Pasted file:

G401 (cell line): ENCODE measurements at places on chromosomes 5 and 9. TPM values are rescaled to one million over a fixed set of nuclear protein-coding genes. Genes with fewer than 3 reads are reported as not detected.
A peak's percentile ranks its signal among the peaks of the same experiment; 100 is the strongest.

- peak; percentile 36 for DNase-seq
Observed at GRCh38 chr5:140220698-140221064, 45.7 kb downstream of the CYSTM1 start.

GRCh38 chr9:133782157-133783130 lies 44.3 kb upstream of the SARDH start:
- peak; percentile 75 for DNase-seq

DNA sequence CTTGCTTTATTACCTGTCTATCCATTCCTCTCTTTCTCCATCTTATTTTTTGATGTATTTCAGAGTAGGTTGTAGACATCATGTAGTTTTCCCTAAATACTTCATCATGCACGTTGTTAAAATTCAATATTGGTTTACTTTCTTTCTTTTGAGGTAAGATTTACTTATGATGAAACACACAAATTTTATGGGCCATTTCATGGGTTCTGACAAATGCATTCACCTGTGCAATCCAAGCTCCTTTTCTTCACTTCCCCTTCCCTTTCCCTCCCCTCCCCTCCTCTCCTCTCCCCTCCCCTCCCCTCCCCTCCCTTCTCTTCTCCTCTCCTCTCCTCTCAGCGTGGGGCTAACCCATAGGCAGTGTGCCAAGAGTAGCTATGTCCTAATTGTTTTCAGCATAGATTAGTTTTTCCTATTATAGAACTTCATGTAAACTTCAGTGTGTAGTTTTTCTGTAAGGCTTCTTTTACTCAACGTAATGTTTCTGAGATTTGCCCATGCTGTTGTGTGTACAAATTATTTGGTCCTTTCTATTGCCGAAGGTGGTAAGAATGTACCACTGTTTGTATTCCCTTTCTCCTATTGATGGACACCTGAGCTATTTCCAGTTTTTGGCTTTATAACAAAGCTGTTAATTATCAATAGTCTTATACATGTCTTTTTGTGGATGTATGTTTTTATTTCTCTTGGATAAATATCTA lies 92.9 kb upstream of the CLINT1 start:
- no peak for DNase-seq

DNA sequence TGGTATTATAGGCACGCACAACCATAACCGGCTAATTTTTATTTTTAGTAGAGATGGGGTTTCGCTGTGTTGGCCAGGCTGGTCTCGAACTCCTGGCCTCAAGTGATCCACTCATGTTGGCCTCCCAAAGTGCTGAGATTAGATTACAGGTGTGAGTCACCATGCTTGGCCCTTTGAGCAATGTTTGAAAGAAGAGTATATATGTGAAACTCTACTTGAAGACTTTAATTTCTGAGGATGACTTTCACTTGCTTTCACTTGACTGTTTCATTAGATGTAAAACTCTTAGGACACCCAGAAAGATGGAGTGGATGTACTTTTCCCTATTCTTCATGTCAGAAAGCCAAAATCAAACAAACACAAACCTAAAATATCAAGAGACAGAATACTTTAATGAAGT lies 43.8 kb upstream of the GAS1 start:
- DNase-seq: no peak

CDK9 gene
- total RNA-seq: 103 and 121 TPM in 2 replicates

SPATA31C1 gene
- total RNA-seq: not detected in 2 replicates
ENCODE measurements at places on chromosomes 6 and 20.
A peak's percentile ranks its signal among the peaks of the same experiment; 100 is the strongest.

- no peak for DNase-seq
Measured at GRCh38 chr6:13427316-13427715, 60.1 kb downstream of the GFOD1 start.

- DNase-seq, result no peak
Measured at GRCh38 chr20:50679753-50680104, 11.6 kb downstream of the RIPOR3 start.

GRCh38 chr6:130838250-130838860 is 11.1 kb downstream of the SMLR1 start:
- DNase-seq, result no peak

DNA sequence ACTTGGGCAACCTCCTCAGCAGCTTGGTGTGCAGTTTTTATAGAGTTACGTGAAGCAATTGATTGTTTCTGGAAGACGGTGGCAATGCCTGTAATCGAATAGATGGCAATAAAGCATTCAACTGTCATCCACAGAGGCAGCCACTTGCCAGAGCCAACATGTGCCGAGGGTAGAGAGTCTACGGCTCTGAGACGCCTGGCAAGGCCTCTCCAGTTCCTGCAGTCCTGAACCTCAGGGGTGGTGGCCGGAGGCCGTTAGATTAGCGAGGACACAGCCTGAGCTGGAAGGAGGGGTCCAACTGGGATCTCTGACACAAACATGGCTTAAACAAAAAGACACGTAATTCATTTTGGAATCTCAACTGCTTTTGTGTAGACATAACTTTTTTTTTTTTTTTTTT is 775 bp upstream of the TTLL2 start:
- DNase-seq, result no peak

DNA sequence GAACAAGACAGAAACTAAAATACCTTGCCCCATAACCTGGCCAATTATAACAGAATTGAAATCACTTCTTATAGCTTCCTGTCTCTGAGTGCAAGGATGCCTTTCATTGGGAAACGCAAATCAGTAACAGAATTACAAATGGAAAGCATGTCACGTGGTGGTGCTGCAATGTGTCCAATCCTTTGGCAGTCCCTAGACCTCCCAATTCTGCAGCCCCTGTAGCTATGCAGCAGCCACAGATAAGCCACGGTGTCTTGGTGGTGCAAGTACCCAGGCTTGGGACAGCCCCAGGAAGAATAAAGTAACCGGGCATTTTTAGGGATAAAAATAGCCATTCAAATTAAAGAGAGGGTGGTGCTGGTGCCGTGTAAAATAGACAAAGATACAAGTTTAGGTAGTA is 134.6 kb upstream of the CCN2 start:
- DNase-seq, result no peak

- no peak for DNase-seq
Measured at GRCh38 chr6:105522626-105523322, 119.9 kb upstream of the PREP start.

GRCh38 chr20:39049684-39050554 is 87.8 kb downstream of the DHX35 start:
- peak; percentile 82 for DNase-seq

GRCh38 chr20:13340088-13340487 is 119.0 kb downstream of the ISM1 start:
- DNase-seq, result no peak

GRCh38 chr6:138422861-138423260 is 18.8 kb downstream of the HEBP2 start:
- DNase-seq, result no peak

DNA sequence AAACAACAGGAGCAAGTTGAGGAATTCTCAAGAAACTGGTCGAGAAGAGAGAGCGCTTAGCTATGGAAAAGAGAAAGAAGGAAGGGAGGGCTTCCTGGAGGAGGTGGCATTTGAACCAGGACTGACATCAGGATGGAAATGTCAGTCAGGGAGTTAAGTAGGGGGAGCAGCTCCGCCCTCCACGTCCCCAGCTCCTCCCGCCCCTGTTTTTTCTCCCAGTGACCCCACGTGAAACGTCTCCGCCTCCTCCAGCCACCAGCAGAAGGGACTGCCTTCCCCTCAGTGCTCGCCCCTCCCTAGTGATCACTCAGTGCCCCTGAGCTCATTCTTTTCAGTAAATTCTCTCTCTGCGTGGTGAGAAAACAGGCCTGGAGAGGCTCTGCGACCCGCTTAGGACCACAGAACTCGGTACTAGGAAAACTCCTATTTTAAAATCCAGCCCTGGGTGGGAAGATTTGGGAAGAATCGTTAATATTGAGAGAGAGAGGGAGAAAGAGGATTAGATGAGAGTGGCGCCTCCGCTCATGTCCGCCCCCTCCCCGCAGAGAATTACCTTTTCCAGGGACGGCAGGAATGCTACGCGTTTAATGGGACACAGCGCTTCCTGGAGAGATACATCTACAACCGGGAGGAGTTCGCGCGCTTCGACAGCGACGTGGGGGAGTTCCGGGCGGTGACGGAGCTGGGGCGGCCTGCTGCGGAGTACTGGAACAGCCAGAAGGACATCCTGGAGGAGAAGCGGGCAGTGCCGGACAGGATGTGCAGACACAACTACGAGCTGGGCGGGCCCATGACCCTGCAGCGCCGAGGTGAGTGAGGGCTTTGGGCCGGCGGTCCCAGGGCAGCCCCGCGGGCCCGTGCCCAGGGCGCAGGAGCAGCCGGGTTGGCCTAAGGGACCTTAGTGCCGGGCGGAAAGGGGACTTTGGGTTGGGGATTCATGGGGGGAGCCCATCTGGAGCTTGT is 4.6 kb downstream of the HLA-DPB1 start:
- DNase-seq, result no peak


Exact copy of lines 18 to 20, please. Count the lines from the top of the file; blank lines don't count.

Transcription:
Measured at GRCh38 chr6:13427316-13427715, 60.1 kb downstream of the GFOD1 start.

- DNase-seq, result no peak
Measured at GRCh38 chr20:50679753-50680104, 11.6 kb downstream of the RIPOR3 start.